Whether you love it or you hate it, you know it: "Hava Nagila." Maybe you grew up listening to Harry Belafonte's rendition, or found yourself in a chair being hoisted into the air by a singing crowd at your wedding or bat mitzvah. The kitschy Jewish standard lends itself particularly well to group singalongs and celebrity covers — but where did it come from?
Police in Jerusalem on Monday detained 10 women for wearing the tallit, a Jewish prayer shawl traditionally worn by men, while praying at the Western Wall.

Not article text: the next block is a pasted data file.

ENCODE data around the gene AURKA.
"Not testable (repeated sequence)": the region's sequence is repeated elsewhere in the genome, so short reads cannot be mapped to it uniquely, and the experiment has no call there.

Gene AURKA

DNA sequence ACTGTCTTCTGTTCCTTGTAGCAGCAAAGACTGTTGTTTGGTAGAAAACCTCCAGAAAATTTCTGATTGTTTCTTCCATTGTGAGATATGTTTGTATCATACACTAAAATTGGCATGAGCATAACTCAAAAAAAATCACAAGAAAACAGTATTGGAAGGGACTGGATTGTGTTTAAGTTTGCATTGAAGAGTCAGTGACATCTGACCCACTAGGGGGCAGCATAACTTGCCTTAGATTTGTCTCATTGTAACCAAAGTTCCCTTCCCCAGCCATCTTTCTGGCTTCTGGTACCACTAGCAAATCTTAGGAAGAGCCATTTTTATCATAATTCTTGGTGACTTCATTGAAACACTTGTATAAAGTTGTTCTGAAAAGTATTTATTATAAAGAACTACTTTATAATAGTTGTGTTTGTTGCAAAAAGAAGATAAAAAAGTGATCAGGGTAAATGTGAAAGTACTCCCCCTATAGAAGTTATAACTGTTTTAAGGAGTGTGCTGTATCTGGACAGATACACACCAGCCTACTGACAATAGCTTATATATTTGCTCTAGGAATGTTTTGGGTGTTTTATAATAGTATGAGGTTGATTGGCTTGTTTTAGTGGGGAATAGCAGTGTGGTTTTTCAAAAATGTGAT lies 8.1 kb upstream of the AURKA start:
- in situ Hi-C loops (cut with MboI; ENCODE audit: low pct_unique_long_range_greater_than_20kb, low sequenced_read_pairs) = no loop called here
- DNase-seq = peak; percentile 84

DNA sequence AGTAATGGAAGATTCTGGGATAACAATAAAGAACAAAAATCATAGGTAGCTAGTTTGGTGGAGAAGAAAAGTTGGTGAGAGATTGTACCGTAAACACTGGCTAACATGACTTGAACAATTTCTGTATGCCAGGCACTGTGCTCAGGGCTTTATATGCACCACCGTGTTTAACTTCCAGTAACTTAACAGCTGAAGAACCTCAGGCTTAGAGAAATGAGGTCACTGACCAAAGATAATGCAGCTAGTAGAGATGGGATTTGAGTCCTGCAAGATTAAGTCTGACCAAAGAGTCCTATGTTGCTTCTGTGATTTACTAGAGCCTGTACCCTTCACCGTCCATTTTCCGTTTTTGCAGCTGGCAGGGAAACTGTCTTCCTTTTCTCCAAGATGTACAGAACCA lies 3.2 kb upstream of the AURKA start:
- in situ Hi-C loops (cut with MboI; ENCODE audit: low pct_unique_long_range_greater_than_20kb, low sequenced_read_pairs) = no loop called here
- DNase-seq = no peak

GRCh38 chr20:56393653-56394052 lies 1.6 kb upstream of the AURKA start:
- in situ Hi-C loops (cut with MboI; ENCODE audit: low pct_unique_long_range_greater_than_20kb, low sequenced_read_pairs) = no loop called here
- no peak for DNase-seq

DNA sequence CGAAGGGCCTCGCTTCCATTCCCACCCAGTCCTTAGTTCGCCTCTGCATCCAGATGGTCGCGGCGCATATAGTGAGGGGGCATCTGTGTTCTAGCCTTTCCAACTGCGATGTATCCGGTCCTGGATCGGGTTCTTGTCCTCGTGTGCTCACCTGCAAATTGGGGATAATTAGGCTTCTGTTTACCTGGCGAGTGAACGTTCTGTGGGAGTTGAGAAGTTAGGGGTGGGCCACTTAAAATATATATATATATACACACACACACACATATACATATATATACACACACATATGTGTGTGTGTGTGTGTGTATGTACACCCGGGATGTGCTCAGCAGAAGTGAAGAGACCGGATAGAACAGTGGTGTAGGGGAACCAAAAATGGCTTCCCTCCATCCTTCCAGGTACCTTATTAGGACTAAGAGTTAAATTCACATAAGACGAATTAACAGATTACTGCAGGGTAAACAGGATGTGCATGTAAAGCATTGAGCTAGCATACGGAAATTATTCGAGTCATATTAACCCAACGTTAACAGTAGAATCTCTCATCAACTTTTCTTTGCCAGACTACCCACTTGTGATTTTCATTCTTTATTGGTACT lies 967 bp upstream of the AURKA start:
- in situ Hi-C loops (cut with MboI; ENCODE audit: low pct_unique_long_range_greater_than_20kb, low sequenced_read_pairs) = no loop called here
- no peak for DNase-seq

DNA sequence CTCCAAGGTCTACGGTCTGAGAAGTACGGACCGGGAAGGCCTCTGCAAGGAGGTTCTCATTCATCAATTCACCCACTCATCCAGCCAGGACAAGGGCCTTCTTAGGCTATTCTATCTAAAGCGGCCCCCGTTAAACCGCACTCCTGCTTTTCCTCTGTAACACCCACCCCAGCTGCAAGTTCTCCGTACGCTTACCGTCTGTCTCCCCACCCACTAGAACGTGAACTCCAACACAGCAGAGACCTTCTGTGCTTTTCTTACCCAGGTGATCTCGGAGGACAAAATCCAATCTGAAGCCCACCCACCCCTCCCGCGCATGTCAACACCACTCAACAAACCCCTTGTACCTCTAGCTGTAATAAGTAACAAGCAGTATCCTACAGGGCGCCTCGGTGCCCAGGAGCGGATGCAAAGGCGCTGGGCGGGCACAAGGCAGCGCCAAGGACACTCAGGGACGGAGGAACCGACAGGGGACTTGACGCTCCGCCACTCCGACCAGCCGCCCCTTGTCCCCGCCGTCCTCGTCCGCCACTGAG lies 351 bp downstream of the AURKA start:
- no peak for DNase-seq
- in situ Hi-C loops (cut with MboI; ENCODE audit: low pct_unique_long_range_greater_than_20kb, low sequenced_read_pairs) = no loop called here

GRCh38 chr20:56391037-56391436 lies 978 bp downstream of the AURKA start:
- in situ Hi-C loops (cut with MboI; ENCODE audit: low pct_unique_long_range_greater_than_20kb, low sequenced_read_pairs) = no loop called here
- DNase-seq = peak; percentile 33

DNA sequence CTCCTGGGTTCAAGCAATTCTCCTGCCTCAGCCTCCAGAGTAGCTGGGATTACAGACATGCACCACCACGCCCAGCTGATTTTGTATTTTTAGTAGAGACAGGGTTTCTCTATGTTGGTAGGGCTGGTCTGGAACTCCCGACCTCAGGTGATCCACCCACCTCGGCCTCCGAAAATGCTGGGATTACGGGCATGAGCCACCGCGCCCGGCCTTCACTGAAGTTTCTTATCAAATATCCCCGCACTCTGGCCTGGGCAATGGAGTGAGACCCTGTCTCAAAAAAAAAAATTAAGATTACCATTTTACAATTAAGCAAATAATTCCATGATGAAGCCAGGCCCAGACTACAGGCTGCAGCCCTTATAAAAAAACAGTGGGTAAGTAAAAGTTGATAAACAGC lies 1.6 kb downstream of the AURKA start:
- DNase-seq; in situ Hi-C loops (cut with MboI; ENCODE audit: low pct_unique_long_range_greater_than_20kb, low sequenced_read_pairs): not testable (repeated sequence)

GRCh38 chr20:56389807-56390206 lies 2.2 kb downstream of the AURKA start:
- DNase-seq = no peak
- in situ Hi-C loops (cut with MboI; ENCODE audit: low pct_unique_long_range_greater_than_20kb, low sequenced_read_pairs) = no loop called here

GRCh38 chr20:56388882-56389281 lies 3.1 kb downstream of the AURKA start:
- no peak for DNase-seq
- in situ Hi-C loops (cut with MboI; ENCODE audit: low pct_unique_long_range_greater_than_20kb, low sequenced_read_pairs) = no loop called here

The Women of the Wall have been fighting for years for permission to worship in the manner that men do at the Western Wall, the holiest site in Judaism for prayer. The stone structure is part of the retaining wall that surrounded the Second Jewish Temple, which was destroyed by the Romans in A.D. 70.